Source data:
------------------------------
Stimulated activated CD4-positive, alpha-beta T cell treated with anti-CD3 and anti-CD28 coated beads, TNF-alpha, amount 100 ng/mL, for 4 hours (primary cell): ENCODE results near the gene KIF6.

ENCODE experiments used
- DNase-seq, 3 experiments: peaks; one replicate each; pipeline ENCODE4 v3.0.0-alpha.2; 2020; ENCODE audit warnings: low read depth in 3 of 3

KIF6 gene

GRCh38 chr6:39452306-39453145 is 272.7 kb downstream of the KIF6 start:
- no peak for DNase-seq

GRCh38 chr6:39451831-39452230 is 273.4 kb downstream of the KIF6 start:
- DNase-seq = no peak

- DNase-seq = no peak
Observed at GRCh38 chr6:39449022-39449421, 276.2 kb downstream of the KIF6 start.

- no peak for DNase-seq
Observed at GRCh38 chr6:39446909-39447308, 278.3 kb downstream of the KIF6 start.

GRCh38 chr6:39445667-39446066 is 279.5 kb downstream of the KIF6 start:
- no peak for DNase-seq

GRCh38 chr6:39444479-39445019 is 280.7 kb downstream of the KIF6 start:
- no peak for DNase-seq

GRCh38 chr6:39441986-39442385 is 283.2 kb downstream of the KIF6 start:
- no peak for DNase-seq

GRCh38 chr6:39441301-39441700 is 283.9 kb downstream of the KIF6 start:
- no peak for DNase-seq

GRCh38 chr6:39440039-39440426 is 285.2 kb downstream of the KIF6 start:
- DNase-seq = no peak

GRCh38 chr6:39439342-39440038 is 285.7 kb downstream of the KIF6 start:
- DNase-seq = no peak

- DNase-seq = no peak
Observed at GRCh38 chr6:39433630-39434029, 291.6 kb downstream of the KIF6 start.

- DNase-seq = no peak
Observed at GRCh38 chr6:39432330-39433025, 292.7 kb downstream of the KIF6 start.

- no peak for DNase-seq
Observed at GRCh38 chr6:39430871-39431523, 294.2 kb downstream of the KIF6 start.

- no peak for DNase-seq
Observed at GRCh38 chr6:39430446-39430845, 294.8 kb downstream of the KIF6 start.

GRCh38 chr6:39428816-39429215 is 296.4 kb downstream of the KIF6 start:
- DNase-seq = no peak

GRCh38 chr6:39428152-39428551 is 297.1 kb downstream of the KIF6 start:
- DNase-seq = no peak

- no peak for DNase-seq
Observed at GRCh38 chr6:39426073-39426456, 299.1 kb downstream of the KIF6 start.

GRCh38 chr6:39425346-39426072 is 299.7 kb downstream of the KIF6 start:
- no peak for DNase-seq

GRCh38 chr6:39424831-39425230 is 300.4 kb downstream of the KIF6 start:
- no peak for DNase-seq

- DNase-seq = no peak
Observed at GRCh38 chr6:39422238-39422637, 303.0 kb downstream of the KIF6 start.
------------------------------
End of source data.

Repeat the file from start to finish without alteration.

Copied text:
Stimulated activated CD4-positive, alpha-beta T cell treated with anti-CD3 and anti-CD28 coated beads, TNF-alpha, amount 100 ng/mL, for 4 hours (primary cell): ENCODE results near the gene KIF6.

ENCODE experiments used
- DNase-seq, 3 experiments: peaks; one replicate each; pipeline ENCODE4 v3.0.0-alpha.2; 2020; ENCODE audit warnings: low read depth in 3 of 3

KIF6 gene

GRCh38 chr6:39452306-39453145 is 272.7 kb downstream of the KIF6 start:
- no peak for DNase-seq

GRCh38 chr6:39451831-39452230 is 273.4 kb downstream of the KIF6 start:
- DNase-seq = no peak

- DNase-seq = no peak
Observed at GRCh38 chr6:39449022-39449421, 276.2 kb downstream of the KIF6 start.

- no peak for DNase-seq
Observed at GRCh38 chr6:39446909-39447308, 278.3 kb downstream of the KIF6 start.

GRCh38 chr6:39445667-39446066 is 279.5 kb downstream of the KIF6 start:
- no peak for DNase-seq

GRCh38 chr6:39444479-39445019 is 280.7 kb downstream of the KIF6 start:
- no peak for DNase-seq

GRCh38 chr6:39441986-39442385 is 283.2 kb downstream of the KIF6 start:
- no peak for DNase-seq

GRCh38 chr6:39441301-39441700 is 283.9 kb downstream of the KIF6 start:
- no peak for DNase-seq

GRCh38 chr6:39440039-39440426 is 285.2 kb downstream of the KIF6 start:
- DNase-seq = no peak

GRCh38 chr6:39439342-39440038 is 285.7 kb downstream of the KIF6 start:
- DNase-seq = no peak

- DNase-seq = no peak
Observed at GRCh38 chr6:39433630-39434029, 291.6 kb downstream of the KIF6 start.

- DNase-seq = no peak
Observed at GRCh38 chr6:39432330-39433025, 292.7 kb downstream of the KIF6 start.

- no peak for DNase-seq
Observed at GRCh38 chr6:39430871-39431523, 294.2 kb downstream of the KIF6 start.

- no peak for DNase-seq
Observed at GRCh38 chr6:39430446-39430845, 294.8 kb downstream of the KIF6 start.

GRCh38 chr6:39428816-39429215 is 296.4 kb downstream of the KIF6 start:
- DNase-seq = no peak

GRCh38 chr6:39428152-39428551 is 297.1 kb downstream of the KIF6 start:
- DNase-seq = no peak

- no peak for DNase-seq
Observed at GRCh38 chr6:39426073-39426456, 299.1 kb downstream of the KIF6 start.

GRCh38 chr6:39425346-39426072 is 299.7 kb downstream of the KIF6 start:
- no peak for DNase-seq

GRCh38 chr6:39424831-39425230 is 300.4 kb downstream of the KIF6 start:
- no peak for DNase-seq

- DNase-seq = no peak
Observed at GRCh38 chr6:39422238-39422637, 303.0 kb downstream of the KIF6 start.